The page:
Sequencing 15 and encryption 14 may be combined, offering further opportunity for obscuring decipherment of packaging 13 protocols.
During account creation 10, each selected signal 2 is optionally encrypted 14, encoded for subsequent signal matching 5, and stored in keys 6, which are stored in key files 8, for subsequent access authentications 97.
As in the prior art, each account must be unique. For accounts where submission 9 comprises identification 3 and signature 4 a, identification 3 must be unique. For accounts where submission 9 comprises signature 4 s, the signature 4 s itself must be unique. During account creation 10, this can be verified by attempting to validate 18 the appropriate component of a submission 9 for a new account prior to establishing the account 10.
A key 6 may contain account identification 3.
As depicted in
A key file 8 comprises at least one key 6. A key file 8 may comprise a plurality of keys 6, or what deceptively may be keys 6: a key file 8 may have pseudo-keys as key file 8 filler. In one embodiment, key files 8 may be a uniform number of bytes, regardless of the number of keys 6 stored in a key file 8. Keys 6 may be in files 8 not exclusively comprising keys 6 (or pseudo-keys); in other words, a key file 8 may as well be employed for other purposes, including files 8 comprising unrelated data or even executable code.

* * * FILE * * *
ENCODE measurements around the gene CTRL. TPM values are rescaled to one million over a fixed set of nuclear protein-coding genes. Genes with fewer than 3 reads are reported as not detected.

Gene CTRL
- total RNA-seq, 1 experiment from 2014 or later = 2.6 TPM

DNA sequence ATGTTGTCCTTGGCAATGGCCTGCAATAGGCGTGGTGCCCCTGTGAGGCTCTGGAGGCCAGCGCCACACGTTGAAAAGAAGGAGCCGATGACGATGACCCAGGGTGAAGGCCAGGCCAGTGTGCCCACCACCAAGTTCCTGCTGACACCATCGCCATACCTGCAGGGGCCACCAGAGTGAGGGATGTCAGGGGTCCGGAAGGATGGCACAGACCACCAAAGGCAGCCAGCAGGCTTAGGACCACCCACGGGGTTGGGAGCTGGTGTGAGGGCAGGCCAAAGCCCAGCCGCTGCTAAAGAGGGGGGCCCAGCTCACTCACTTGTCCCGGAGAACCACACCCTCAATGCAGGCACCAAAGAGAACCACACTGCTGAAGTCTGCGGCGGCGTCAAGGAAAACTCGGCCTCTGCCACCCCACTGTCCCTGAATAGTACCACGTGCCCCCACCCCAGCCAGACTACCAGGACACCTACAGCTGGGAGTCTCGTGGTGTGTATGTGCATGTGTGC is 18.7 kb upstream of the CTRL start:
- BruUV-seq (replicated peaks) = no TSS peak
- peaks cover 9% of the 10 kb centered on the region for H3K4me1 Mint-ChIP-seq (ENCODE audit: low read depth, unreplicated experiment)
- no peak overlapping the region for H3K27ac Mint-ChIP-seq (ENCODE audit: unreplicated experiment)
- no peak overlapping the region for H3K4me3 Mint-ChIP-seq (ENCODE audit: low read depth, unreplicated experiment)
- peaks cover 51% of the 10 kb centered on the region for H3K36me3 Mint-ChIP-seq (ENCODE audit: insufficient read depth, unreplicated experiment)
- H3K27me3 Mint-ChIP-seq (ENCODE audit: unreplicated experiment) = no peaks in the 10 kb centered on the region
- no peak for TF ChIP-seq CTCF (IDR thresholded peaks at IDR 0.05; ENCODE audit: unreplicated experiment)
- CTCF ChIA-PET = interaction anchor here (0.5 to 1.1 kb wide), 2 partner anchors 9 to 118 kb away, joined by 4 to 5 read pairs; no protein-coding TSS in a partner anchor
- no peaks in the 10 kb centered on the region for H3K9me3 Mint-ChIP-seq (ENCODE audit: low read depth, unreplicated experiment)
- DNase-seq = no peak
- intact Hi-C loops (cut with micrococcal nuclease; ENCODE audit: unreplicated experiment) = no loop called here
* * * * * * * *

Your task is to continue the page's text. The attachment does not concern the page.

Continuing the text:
As depicted in
A signal match 5 is a signal 2 stored in a key 6 during account creation 10, used for validation 18 of a subsequent submission 9 signal 2. A key 6 may comprise a plurality of signal matches 5.
A next key trajectory 7 vectors validation 18 to the next key 6, or, if the terminal key 6 t, results in forwarding match results 33 for authorization 27, by absence of next key trajectory 7 in one embodiment. Next key trajectories 7 are a sequential organizational facility for keys 6.
Next key trajectories 7 may be obviated by having a single key 6 with sufficient contiguous signal matches 5 for validation 18, whereupon the signal matches 5 within the key 6 are sequenced, organized, indexed, or otherwise knowable by software-determined protocol in relation to packaging 13.
As the correspondence of signal match 5 to key 6 varies by embodiment, so too where a next key trajectory 7 leads. Depending upon restrictions that may be imposed in an embodiment, a next key trajectory 7 may lead to a key 6 in the same key file 8 as the last key 6, a key 6 in another key file 8, or the same key 6 if the key 6 holds a plurality of signal matches 5.